This is one of the first vegan things I attempted to cook – I wasn’t actually vegan at the time, but I’d just started dating one and was looking for ways to tick that “the way to his heart is through his stomach” box (this dish *totally* helped).
There are a few elements, but I’d say none of them are especially demanding in terms of time, effort, or skill, and at the end of it you get a huge, satisfying, nutritionally ACE meal that has satisfied even the fussiest omnivores and vegans alike.
You can prep the butternut squash ahead of time, and then whip up the other two elements whilst it’s in the oven.
I serve mine with guacamole, a quick tomato salsa, and salad. I’ll mention how I do those at the end, but I suspect you have your own go-to recipes and who am I to change them (or to tell you how to make a salad)?
The fillings I use are:
- Spicy Roasted Butternut Squash
- ‘Red Rice’ (roasted red pepper)
- Black Beans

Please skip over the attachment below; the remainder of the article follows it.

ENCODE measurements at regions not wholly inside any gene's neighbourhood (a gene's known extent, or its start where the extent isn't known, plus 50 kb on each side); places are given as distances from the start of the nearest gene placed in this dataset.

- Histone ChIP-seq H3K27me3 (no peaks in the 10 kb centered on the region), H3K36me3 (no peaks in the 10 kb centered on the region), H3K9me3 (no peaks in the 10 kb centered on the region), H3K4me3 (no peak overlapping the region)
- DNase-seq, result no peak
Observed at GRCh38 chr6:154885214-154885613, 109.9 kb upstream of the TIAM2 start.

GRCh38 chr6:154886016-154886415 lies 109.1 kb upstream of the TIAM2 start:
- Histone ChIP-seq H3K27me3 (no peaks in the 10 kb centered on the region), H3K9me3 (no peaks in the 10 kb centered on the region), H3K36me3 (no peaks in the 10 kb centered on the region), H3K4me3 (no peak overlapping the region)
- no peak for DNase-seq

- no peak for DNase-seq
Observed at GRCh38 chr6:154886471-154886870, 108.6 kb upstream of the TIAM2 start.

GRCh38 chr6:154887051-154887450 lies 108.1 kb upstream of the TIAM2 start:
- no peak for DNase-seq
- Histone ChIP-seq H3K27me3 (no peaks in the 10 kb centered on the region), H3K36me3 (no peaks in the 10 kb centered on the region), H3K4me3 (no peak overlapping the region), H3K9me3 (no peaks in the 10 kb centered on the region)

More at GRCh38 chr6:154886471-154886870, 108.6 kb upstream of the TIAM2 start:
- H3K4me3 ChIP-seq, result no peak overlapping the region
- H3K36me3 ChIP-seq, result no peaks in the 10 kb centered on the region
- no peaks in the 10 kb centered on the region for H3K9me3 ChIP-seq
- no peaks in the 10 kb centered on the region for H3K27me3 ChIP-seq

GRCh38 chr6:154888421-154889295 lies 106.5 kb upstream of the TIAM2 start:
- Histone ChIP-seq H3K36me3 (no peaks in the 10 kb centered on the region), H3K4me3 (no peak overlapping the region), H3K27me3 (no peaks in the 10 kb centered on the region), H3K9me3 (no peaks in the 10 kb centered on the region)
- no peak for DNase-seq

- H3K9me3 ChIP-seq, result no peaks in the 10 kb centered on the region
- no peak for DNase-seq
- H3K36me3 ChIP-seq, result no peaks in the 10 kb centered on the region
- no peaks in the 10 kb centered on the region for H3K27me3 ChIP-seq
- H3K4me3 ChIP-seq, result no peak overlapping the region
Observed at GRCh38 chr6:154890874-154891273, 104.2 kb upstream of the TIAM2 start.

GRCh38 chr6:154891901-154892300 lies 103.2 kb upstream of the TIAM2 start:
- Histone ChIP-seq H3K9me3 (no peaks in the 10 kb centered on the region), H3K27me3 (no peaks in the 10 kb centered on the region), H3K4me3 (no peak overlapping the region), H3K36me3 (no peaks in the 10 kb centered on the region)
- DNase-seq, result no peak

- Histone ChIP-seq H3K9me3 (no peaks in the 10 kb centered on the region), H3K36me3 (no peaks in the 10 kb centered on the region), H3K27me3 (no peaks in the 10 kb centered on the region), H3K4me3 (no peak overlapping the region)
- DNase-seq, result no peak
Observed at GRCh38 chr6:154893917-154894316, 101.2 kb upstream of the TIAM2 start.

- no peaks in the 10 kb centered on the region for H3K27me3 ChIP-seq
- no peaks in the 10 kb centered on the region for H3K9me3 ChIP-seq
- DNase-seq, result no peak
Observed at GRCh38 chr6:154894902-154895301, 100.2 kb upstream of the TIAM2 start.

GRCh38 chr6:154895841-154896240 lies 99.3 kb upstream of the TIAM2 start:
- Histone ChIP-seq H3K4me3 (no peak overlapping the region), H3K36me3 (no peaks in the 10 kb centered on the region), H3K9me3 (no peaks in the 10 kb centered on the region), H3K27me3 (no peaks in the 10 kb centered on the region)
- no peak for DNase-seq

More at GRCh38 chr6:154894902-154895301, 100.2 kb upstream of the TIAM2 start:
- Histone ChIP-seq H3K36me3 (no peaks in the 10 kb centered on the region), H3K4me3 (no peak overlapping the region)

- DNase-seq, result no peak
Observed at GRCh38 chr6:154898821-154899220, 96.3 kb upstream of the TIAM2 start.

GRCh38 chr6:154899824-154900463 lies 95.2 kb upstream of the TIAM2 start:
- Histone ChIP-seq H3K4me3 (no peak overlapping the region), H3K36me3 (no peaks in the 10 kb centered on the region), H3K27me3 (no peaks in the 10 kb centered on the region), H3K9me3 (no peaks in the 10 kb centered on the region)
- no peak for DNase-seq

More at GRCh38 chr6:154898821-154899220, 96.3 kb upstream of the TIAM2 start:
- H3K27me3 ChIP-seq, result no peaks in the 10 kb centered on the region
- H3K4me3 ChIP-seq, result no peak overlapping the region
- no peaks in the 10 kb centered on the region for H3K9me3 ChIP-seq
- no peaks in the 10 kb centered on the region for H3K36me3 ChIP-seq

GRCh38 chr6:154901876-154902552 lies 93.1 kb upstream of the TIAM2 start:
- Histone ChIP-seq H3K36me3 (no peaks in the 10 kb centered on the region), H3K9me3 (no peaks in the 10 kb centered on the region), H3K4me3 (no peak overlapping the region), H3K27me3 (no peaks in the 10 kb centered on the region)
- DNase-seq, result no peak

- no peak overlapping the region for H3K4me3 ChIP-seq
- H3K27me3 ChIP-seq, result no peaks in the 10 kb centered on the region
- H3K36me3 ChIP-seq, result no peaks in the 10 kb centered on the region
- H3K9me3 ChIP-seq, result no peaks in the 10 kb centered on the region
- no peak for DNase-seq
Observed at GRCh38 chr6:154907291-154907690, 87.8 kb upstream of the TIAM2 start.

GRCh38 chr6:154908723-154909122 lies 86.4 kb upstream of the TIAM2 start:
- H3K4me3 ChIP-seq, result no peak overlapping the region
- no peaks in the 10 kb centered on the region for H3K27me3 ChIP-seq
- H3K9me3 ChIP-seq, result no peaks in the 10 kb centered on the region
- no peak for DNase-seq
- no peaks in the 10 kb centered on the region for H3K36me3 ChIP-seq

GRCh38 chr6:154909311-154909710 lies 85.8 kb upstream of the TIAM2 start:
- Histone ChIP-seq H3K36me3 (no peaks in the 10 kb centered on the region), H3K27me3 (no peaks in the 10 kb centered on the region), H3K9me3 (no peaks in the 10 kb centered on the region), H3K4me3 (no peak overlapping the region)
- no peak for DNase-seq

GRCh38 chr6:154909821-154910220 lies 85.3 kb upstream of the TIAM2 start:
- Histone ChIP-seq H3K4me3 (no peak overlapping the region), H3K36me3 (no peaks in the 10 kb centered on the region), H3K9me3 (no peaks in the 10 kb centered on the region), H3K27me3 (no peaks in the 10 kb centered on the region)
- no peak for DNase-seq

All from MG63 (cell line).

Spicy Roasted Butternut Squash
- 1 butternut squash
- 2 tbsps olive oil
- Coriander Seeds
- Garlic (ideally smoked) – at least two cloves, but this household has a 4 clove minimum!
- Dried Chilli – at least 1, but the squash is sweet enough to take a fair old hit of spice. I do 3.
- Grated nutmeg
This is slightly adapted from a recipe in Jamie Oliver’s first book. To be honest, I change up the spice mix depending on what I have in the cupboard, what else I’m serving it with, and who I’m cooking for. This dish also makes a great side dish for a roast, with sausages, or thrown into a risotto or a salad.
Preheat the oven to 180c
Peel the squash and cut it in half. Use a spoon to scrape out the seeds and pulpy bit. There’s a kind of sweet spot where the texture changes, so if you can find this with the side of your spoon, the seeds and all their gunk comes out in one easy go. If you can’t, just keep scraping until the inside of the hole is the same colour as the rest of the flesh.
Cut the squash into 1 inch cubes (if you’re doing this as a side dish, it’s really nice to do big wedges the length of the squash, but they don’t fit well into a wrap situation!).
Throw the squash into a mixing bowl and drizzle on a generous couple of tablespoons of olive oil. Bash the coriander seeds in a pestle & mortar, and then throw the (peeled) garlic and the dried chillis in too. Bash them all up a bit.